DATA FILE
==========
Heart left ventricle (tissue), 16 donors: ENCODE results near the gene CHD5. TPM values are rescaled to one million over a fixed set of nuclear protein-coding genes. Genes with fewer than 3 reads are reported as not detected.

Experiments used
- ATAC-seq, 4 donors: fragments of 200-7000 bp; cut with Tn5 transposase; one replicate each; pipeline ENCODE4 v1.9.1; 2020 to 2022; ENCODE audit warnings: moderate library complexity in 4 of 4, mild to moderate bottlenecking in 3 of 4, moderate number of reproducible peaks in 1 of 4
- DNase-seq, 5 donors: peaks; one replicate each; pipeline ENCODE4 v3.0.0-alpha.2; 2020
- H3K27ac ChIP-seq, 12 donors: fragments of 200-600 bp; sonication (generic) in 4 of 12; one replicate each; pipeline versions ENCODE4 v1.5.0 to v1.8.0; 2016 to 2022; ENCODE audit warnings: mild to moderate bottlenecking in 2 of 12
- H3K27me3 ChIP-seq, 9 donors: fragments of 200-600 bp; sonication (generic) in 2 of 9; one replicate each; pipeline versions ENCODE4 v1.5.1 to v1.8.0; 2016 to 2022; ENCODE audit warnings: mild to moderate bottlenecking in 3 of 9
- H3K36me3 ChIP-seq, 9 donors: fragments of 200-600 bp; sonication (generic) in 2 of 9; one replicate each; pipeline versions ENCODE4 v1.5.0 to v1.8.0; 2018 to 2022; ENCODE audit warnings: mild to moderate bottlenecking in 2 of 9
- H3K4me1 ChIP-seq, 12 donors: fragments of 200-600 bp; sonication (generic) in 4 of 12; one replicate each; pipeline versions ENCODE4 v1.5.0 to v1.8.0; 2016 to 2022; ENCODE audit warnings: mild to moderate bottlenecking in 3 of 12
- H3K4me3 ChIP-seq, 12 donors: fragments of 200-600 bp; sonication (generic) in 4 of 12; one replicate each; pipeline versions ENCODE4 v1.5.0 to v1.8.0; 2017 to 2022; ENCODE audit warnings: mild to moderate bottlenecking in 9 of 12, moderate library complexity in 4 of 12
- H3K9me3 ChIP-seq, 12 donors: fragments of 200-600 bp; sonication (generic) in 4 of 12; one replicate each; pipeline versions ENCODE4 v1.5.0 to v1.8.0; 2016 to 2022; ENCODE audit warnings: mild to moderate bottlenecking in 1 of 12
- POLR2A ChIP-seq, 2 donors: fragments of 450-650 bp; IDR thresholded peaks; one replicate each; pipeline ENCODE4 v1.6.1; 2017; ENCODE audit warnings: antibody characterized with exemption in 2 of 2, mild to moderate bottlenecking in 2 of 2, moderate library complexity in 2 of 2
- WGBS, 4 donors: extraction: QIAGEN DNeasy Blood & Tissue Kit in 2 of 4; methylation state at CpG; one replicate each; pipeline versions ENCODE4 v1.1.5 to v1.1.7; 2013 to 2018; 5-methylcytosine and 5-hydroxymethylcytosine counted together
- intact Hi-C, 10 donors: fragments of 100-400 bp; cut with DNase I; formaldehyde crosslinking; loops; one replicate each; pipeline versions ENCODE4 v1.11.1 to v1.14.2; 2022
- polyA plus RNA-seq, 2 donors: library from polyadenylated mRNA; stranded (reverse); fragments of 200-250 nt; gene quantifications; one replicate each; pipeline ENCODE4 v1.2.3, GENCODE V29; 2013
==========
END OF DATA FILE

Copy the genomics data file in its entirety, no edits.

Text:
Heart left ventricle (tissue), 16 donors: ENCODE results near the gene CHD5. TPM values are rescaled to one million over a fixed set of nuclear protein-coding genes. Genes with fewer than 3 reads are reported as not detected.

Experiments used
- ATAC-seq, 4 donors: fragments of 200-7000 bp; cut with Tn5 transposase; one replicate each; pipeline ENCODE4 v1.9.1; 2020 to 2022; ENCODE audit warnings: moderate library complexity in 4 of 4, mild to moderate bottlenecking in 3 of 4, moderate number of reproducible peaks in 1 of 4
- DNase-seq, 5 donors: peaks; one replicate each; pipeline ENCODE4 v3.0.0-alpha.2; 2020
- H3K27ac ChIP-seq, 12 donors: fragments of 200-600 bp; sonication (generic) in 4 of 12; one replicate each; pipeline versions ENCODE4 v1.5.0 to v1.8.0; 2016 to 2022; ENCODE audit warnings: mild to moderate bottlenecking in 2 of 12
- H3K27me3 ChIP-seq, 9 donors: fragments of 200-600 bp; sonication (generic) in 2 of 9; one replicate each; pipeline versions ENCODE4 v1.5.1 to v1.8.0; 2016 to 2022; ENCODE audit warnings: mild to moderate bottlenecking in 3 of 9
- H3K36me3 ChIP-seq, 9 donors: fragments of 200-600 bp; sonication (generic) in 2 of 9; one replicate each; pipeline versions ENCODE4 v1.5.0 to v1.8.0; 2018 to 2022; ENCODE audit warnings: mild to moderate bottlenecking in 2 of 9
- H3K4me1 ChIP-seq, 12 donors: fragments of 200-600 bp; sonication (generic) in 4 of 12; one replicate each; pipeline versions ENCODE4 v1.5.0 to v1.8.0; 2016 to 2022; ENCODE audit warnings: mild to moderate bottlenecking in 3 of 12
- H3K4me3 ChIP-seq, 12 donors: fragments of 200-600 bp; sonication (generic) in 4 of 12; one replicate each; pipeline versions ENCODE4 v1.5.0 to v1.8.0; 2017 to 2022; ENCODE audit warnings: mild to moderate bottlenecking in 9 of 12, moderate library complexity in 4 of 12
- H3K9me3 ChIP-seq, 12 donors: fragments of 200-600 bp; sonication (generic) in 4 of 12; one replicate each; pipeline versions ENCODE4 v1.5.0 to v1.8.0; 2016 to 2022; ENCODE audit warnings: mild to moderate bottlenecking in 1 of 12
- POLR2A ChIP-seq, 2 donors: fragments of 450-650 bp; IDR thresholded peaks; one replicate each; pipeline ENCODE4 v1.6.1; 2017; ENCODE audit warnings: antibody characterized with exemption in 2 of 2, mild to moderate bottlenecking in 2 of 2, moderate library complexity in 2 of 2
- WGBS, 4 donors: extraction: QIAGEN DNeasy Blood & Tissue Kit in 2 of 4; methylation state at CpG; one replicate each; pipeline versions ENCODE4 v1.1.5 to v1.1.7; 2013 to 2018; 5-methylcytosine and 5-hydroxymethylcytosine counted together
- intact Hi-C, 10 donors: fragments of 100-400 bp; cut with DNase I; formaldehyde crosslinking; loops; one replicate each; pipeline versions ENCODE4 v1.11.1 to v1.14.2; 2022
- polyA plus RNA-seq, 2 donors: library from polyadenylated mRNA; stranded (reverse); fragments of 200-250 nt; gene quantifications; one replicate each; pipeline ENCODE4 v1.2.3, GENCODE V29; 2013